House Museums

A historic house museum is exactly what its title says – a house that has been turned into a museum. They often contain the inhabitants’ belongings displayed in a way that reflects their original placement and usage in the home. The narrative of who lived in the home tells the story of a particular area, social class, or historical period. Learning about inhabitants of house museums provides a more personalized and unique experience than one found in a regular museum.

The Copper King Mansion

Born in 1839, Williams Andrews Clark worked on a farm until he was fourteen years old. He attended law school for two years, taught from 1859 to 1860, then moved westward to try his luck with the Gold Rush in 1862. Arriving in Butte a few years late,…

The Riordan Mansion State Historic Park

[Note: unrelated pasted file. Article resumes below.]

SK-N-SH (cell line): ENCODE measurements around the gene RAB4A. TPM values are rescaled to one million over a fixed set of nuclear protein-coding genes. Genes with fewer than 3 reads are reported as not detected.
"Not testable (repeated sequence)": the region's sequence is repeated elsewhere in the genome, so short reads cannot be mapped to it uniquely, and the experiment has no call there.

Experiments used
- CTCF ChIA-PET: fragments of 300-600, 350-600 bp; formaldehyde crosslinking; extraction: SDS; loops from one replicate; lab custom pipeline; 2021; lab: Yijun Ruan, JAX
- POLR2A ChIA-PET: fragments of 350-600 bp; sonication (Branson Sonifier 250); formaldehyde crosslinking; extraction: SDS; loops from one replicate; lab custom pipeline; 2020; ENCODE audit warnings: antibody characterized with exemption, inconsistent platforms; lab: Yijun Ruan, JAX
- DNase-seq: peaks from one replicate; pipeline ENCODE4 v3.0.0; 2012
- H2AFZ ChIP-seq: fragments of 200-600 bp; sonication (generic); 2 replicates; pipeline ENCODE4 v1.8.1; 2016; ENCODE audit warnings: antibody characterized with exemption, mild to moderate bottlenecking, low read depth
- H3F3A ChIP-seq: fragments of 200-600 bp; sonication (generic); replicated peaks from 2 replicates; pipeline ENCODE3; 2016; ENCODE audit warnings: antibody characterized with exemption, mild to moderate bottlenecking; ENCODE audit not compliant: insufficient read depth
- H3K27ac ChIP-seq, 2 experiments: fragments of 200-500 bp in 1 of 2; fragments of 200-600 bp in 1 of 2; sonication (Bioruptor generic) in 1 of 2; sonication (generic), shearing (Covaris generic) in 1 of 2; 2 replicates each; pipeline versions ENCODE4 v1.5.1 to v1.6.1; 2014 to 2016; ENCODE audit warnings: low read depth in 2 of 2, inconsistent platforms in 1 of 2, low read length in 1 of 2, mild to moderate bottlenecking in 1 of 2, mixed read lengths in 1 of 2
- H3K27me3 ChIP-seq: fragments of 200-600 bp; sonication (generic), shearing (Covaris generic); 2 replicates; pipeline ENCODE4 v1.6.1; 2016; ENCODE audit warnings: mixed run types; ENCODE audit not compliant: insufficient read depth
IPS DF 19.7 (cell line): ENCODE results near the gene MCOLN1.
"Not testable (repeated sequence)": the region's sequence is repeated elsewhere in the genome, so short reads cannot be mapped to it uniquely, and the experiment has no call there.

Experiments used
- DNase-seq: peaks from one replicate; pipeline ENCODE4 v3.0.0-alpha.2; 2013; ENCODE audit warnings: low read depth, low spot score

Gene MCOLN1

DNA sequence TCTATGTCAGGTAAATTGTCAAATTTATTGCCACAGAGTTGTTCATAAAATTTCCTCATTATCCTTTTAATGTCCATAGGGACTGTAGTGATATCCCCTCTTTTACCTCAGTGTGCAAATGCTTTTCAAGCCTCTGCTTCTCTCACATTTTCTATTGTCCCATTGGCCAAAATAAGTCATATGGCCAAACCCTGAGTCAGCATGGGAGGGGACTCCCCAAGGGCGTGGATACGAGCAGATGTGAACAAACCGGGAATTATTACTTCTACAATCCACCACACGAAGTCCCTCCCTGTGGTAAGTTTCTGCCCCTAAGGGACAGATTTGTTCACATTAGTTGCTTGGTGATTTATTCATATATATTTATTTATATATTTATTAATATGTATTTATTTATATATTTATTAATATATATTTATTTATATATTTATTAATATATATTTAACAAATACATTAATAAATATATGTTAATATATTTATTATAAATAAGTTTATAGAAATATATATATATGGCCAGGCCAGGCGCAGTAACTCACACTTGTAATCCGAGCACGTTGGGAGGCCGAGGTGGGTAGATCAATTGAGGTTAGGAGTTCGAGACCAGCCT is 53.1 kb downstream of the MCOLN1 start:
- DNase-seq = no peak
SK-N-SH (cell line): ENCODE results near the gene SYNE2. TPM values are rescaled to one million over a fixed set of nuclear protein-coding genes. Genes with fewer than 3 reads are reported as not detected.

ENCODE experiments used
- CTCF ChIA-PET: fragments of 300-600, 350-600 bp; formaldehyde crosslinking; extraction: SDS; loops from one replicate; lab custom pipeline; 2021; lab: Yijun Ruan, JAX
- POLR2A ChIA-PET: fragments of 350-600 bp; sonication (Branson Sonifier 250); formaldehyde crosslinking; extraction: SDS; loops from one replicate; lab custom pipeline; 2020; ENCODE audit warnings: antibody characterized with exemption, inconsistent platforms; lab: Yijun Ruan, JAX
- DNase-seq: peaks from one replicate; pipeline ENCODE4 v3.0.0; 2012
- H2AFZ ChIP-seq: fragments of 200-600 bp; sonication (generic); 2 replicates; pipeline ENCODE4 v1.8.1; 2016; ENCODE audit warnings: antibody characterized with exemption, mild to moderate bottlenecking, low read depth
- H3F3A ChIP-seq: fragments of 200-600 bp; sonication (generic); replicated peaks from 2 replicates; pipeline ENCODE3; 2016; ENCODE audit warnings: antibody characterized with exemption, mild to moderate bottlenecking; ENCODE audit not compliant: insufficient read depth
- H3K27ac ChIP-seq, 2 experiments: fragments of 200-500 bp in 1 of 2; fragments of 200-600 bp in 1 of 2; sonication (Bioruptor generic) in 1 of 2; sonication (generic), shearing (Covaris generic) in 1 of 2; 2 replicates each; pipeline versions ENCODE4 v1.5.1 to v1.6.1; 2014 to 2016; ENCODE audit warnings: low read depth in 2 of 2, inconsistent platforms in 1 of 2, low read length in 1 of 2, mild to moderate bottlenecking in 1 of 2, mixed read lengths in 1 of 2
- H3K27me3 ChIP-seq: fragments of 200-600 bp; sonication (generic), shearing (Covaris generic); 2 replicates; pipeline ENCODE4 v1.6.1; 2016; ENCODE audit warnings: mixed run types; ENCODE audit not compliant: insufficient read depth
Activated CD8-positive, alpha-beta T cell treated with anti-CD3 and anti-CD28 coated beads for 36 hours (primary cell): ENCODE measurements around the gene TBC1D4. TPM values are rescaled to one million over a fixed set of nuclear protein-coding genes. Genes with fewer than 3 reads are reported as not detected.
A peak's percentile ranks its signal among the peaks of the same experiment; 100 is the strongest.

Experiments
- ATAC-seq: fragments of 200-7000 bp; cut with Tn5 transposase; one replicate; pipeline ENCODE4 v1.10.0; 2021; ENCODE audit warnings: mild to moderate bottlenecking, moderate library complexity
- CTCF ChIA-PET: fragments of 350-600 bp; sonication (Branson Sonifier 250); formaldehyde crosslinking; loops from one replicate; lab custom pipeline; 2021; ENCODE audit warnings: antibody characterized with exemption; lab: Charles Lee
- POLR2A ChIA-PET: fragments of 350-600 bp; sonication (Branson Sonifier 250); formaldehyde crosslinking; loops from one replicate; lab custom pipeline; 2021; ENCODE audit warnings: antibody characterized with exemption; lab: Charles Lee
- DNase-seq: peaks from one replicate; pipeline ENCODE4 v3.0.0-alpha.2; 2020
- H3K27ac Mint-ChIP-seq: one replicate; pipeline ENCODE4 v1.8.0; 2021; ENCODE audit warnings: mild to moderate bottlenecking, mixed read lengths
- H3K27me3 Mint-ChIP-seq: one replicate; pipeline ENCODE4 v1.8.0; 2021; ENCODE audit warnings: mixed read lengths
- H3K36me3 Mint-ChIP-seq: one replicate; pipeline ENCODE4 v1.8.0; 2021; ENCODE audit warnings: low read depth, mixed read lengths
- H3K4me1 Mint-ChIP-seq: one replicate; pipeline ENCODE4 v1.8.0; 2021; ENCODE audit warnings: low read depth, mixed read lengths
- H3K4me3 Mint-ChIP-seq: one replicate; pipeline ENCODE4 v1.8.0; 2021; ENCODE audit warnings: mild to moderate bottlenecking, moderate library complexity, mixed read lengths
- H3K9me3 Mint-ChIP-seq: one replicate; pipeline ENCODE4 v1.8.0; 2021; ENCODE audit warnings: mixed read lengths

Starting off as middle-class, second-generation Irish immigrants, the Riordans amassed a fortune in the lumber industry in Flagstaff, Arizona. The eldest brother, Denis “Matthew” Riordan, became the foreman of the Ayer Lumber Mill in 1884. In 1887,…

The Kendrick Mansion and Trail End

Trail End, also called the Kendrick Mansion, served as home to John Benjamin Kendrick and his family. A self-educated man from Texas, Kendrick had a successful career as a rancher, banker, and politician. He married Eula Wulfjen in 1891, and together…

The Kit Carson Home & Museum

Christopher “Kit” Carson is a complicated figure in U.S. history. He served as a saddle maker, wagon driver, trapper, hunter, soldier, rancher, freemason, federal Indian agent, and the star of many dime novels. Many consider him a hero of the Old…

The Ivinson Mansion and Laramie Plains Museum

Edward Ivinson was born in 1830 in the Virgin Islands. At the age of twenty-three, he married the English-born Jane Wood. They moved to Laramie City in 1868 where the family helped establish numerous local ventures. In 1868, Edward Ivinson ran a…